Being a Moderate
By REP. SHERWOOD BOEHLERT (R, NY), a member of REP’s Honorary Board
AN HISTORICAL DOCUMENT: This was Congressman Boehlert’s keynote speech at REP’s annual converence in San Diego on September 13, 2003 and also the lead article in the winter 2003 issue of REP’s The Green Elephant newsletter.
It’s a pleasure to be here with you this evening. Still, I have to say, I hope that someday I won’t have to travel so far to be with so large a group of like-minded Republicans. The very existence of Republicans for Environmental Protection should make that more likely.
And this is a long way to travel for a weekend, especially when travel doesn’t provide all the opportunities it once did. To take just one example, coming this far used to mean that I could make deprecating jokes about the bizarre and unexpected turns politics often takes “inside the Beltway.” It was easy to get a laugh, contrasting that with the relative calm and sanity that prevailed wherever I was speaking. Somehow, California right now doesn’t afford me that opportunity.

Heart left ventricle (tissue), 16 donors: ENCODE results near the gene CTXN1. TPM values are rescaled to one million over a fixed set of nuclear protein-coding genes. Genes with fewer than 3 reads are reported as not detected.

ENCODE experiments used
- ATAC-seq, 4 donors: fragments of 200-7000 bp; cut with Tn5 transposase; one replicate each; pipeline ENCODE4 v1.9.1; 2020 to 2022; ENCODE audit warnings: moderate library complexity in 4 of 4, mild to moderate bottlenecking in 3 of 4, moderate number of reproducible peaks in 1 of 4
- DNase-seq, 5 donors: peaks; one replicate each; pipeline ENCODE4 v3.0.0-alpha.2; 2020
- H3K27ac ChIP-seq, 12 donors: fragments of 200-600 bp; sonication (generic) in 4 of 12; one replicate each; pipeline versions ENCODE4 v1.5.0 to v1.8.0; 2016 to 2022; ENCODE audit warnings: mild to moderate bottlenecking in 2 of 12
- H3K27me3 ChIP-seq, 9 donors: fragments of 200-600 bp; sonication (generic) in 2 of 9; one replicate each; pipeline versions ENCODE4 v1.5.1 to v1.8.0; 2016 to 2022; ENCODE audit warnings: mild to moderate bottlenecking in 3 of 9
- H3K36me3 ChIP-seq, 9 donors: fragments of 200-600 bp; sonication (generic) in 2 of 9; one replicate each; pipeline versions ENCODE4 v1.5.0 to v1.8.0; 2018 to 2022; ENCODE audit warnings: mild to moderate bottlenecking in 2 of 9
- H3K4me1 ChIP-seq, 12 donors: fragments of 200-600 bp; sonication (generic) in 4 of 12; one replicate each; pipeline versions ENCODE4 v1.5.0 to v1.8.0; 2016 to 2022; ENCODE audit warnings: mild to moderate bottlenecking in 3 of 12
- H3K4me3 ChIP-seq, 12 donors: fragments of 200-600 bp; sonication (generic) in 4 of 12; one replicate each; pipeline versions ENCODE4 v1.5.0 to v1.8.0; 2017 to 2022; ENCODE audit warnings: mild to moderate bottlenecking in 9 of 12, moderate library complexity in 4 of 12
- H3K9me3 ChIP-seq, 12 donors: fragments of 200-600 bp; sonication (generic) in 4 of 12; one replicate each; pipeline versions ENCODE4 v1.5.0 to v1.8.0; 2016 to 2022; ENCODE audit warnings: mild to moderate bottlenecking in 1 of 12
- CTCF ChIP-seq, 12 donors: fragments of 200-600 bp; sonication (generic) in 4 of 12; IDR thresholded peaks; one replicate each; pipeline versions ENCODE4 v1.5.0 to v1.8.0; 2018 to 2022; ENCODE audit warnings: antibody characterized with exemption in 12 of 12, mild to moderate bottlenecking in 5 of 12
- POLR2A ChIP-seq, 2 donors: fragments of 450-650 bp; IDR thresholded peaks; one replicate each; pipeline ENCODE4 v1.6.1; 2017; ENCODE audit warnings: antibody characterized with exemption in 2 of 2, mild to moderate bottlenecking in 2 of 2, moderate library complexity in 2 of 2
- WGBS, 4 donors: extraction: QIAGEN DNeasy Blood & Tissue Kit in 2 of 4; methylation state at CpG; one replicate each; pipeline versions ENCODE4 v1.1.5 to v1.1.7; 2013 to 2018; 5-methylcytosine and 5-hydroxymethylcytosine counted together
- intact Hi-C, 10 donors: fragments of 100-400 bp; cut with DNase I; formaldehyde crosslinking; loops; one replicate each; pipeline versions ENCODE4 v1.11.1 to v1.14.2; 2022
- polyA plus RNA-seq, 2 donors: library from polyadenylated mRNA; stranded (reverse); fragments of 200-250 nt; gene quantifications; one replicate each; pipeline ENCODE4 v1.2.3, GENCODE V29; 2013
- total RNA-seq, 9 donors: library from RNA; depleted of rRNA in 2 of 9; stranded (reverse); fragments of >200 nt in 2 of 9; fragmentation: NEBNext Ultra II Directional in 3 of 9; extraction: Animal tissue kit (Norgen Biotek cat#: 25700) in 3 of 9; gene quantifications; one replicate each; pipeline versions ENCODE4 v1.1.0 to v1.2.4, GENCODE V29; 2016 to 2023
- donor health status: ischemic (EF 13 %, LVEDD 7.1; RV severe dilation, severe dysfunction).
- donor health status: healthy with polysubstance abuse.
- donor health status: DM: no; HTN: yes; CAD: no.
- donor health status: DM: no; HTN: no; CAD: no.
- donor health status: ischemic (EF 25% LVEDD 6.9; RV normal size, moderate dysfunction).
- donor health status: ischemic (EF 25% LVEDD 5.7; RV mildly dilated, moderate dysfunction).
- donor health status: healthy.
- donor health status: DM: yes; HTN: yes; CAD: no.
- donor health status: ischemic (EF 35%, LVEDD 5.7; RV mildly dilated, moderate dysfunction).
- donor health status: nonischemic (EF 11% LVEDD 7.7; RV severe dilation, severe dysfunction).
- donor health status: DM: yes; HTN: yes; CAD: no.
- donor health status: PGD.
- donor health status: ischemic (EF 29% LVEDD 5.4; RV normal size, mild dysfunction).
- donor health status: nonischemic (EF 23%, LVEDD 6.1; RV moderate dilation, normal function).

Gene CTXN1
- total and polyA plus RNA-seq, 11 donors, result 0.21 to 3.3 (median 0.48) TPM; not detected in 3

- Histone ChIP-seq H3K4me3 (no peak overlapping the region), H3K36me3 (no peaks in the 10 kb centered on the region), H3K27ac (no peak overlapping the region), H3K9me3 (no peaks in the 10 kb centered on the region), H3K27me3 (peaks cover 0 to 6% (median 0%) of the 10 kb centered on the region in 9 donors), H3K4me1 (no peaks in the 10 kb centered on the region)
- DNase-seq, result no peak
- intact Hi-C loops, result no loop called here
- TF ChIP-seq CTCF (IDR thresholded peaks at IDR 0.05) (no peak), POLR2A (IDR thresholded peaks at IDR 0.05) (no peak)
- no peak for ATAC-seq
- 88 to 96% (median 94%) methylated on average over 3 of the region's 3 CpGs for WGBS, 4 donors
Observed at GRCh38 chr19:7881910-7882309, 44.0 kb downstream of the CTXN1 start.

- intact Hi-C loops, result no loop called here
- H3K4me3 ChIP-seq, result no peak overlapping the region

But even the current gubernatorial melee in California can’t make one feel too good about the political situation in Washington when it comes to the environment. For far too long in Washington, environmental issues have provoked ideological warfare, which has resulted in political stalemate, at best—and this is especially true in the Congress.
What is desperately needed—and what I hope REP will increasingly provide—is a voice of reason and moderation, a voice that will allow Republicans to lead the United States into a new bipartisan era of sensible environmental progress.
Now, take it from me, being a moderate is often a thankless task. Just labeling oneself a moderate can often prompt a modicum of ridicule.
Senator Eugene McCarthy once said that a moderate is someone who sees someone flailing in water twelve feet from shore, throws him six feet of rope and tells him he’s met him half way.
It’s a great line, but it actually describes exactly what moderates don’t do. Moderates find workable solutions to solve real problems. If twelve feet of rope are what’s called for, then that’s what we try to provide. It’s the ideologues who stand at the shore with their pre-cut pieces of rope, unwilling to adjust to the crisis laid out before them. Or, nowadays, the ideologues may stand at the shore so engrossed in argument that they don’t even notice that anyone is drowning.